Interpreting Mixtures Using Allele Peak Areas

Mixture에서 봉우리 면적을 활용한 유전자 증거의 해석

Hong, Yu-Lim;Lee, Hyo-Jung;Lee, Jae-Won

  • Received : 20090600
  • Accepted : 20091200
  • Published : 2010.02.28


Mixture is that DNA profiles of samples contain material from more than one contributor, especially common in rape cases. In this situation, first, the method based on enumerating a complete set of possible genotype that may have generated the mixed DNA profile have been studied for interpreting DNA mixtures. More recently, the methods utilizing peak area information to calculate likelihood ratios have been suggested. This study is concerned with the analysis and interpretation of mixed forensic stains using quantitative peak area information and the method of forensic inference for extension of material from more than or equal to three contributors. Finally, the numerical example will be outlined.


STR(short tandem repeat);forensic inference;mixture;peak areas


  1. Brenner, C. H., Fimmers, R. and Baur, M. P. (1996). Likelihood ratios for mixed stains when the number of donors cannot be agreed, International Journal of Legal Medicine, 109, 218-219.
  2. Clayton, T. M., Whitaker, J. P., Sparkes, R. and Gill, P. (1998). Analysis and interpretation of mixed forensic stains using DNA STR profiling, Forensic Science International, 91, 55-70.
  3. Cowell, R., Lauritzen, S. and Mortera, J. (2007). Identification and separation of DNA mixtures using peak area information, Forensic Science International, 166, 28-34.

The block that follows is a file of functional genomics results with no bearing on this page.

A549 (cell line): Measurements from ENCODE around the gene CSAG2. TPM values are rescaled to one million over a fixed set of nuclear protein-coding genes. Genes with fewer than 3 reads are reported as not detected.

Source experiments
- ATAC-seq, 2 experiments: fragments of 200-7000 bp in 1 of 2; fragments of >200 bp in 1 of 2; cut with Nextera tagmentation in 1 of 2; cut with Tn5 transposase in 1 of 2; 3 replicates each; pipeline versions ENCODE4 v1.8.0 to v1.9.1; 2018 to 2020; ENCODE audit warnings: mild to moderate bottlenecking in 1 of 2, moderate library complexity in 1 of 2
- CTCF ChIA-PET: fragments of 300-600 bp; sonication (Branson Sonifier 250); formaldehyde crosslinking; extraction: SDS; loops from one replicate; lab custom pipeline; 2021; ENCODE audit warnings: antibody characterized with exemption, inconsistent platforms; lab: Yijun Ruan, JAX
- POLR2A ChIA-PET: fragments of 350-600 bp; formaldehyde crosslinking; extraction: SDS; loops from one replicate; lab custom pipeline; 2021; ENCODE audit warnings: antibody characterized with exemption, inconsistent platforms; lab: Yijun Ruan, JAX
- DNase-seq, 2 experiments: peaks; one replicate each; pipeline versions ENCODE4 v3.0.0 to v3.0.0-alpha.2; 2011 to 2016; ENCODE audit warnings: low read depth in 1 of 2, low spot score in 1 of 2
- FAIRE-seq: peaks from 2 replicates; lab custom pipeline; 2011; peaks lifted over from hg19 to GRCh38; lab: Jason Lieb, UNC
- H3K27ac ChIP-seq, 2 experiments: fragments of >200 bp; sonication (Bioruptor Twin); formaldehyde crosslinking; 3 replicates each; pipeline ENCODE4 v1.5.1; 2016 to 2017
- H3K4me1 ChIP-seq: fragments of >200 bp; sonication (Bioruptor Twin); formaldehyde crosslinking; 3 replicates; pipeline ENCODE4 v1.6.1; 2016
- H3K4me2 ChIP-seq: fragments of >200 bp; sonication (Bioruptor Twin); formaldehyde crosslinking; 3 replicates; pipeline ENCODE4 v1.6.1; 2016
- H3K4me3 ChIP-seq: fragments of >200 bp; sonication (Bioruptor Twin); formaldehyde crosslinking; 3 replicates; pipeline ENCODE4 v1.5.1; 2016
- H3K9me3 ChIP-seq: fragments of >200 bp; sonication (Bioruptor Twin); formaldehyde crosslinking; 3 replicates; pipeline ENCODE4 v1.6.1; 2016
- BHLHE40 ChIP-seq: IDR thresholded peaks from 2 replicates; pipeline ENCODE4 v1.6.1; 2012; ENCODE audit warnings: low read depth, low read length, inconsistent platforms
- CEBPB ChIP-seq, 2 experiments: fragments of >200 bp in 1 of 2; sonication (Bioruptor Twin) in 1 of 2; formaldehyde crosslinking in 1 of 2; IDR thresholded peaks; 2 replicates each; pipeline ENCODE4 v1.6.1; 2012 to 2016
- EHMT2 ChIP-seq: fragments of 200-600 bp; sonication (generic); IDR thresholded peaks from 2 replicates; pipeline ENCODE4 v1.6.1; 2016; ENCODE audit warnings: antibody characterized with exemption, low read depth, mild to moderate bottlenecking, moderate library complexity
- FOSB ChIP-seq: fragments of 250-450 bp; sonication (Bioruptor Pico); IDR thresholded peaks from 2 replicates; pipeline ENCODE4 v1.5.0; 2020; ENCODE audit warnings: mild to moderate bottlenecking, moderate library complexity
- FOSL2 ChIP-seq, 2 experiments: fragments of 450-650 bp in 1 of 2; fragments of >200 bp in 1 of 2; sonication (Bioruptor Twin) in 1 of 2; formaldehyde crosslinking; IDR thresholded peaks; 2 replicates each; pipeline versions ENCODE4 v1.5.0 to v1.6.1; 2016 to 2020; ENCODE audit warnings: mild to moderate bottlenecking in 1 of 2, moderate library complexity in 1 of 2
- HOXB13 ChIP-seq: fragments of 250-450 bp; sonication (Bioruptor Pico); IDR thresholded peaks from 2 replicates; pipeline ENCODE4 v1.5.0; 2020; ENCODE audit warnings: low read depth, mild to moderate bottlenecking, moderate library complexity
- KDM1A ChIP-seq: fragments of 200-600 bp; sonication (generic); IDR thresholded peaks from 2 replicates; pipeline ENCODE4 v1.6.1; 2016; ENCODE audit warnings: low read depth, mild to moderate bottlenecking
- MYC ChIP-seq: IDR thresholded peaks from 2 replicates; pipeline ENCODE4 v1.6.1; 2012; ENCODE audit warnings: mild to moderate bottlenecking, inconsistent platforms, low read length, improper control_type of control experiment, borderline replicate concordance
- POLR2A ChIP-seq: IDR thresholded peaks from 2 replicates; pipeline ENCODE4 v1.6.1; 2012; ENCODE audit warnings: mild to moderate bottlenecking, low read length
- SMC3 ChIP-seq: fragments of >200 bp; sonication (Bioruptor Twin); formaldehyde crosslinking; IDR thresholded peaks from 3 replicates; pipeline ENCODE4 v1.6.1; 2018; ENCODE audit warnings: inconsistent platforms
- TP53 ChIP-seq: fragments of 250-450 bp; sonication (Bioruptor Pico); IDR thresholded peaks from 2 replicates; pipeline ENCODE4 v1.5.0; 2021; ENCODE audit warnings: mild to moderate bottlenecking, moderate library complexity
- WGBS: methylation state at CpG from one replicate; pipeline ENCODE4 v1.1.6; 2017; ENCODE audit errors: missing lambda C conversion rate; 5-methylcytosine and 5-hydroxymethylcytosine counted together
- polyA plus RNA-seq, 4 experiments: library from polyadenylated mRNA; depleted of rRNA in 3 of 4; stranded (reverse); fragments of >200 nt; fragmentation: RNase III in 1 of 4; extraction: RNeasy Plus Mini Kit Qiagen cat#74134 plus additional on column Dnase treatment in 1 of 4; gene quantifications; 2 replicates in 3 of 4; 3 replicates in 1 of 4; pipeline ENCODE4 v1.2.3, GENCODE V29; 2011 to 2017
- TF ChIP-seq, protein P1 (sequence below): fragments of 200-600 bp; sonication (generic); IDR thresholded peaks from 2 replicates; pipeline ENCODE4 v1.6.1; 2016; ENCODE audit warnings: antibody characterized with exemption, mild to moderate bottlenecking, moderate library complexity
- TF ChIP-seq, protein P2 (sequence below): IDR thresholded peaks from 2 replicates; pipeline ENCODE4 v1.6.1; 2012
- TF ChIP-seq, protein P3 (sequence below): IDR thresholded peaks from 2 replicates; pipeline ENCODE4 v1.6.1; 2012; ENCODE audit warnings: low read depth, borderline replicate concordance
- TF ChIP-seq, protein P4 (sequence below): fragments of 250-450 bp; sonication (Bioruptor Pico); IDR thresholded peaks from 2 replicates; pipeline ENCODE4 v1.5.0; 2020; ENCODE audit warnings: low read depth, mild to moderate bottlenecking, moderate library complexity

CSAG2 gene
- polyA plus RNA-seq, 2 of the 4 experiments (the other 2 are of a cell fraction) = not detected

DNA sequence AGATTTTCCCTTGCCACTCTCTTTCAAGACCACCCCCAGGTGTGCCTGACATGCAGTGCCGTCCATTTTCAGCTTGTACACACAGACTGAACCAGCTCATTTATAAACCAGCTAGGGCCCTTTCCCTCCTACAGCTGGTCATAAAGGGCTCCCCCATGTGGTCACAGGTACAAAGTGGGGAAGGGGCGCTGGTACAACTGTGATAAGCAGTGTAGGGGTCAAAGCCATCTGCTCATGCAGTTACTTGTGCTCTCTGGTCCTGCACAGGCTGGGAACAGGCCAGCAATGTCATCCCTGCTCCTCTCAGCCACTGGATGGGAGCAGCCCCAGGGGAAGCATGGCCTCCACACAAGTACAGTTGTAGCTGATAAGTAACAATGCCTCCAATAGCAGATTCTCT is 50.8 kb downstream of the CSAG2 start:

4. Curran, M., Triggs, J. C. M., Buckleton, J. and Weir, B. S. (1999). Interpreting DNA mixtures in structured populations, Journal of Forensic Science, 44, 987-995.
  5. Dawid, J., Mortera, V. L., Pascali and Boxel, D. V. (2002). Probabilistic expert systems for forensic inference from genetic markers, Scandinavian Journal of Statistics, 29, 577-595.
  6. Evett, I. W., Buffery, C., Willot, G. and Stoney, D. A. (1991). A guide to interpreting single locus profiles of DNA mixture in forensic cases, Journal of Forensic Science, 31, 41-47.
  7. Evett, l. W., Gill, P. and Lambert, J. A. (1998). Taking account of peak areas when interpreting mixed DNA profiles, Journal of Forensic Science, 43, 62-69.
  8. Gill, P., Sparkers, R. and Buckleton, J. (1998a). Interpreting of simple mixture of when artefacts such as stutters are present - with special reference to multiplex STRs used by the forensic Science Service, Forensic Science International, 89, 185-197.
  9. Gill, P., Sparkers, R, Pinchin, R., Clayton, T., Whitaker, J. and Buckleton, J. (1998b). Interpreting of simple STR mixtures using allele peak areas, Forensic Science International, 91, 41-53.
  10. Gill, P., Sparkers, R., Pinchin, R. and Kimpton, C. (1997). Development of guidelines to designate alleles using an STR multiplex system, Forensic Science International, 89, 185-197.
  11. Mortera, J., Dawid, A. P. and Lauritzen, S. L. (2003). Probabilistic expert systems for DNA mixture profiling, Theoretical Population Biology, 63, 191-205.
  12. Perlin, M. W. and Szabady, B. (2001). Linear mixture analysis: A mathematical approach to resolving mixed DNA samples, Journal of Forensic Science, 46, 1372-1378.
  13. Wang, T., Xue, N. and Wickenheiser, R. (2002). Least square deconvoluton (LSD): A new way of resolving STR/DNA mixture samples, in: Proceedings of the 13th International Symposium on Humna Identification, October 7-10, Phoenix, AZ.
  14. Weir, B. S., Triggs, C. M., Starling, L., Stowell, L. I., Walsh, K. A. J. and Buckleton, J. (1997). Interpreting DNA mixtures, Journal of Forensic Science, 42, 213-222.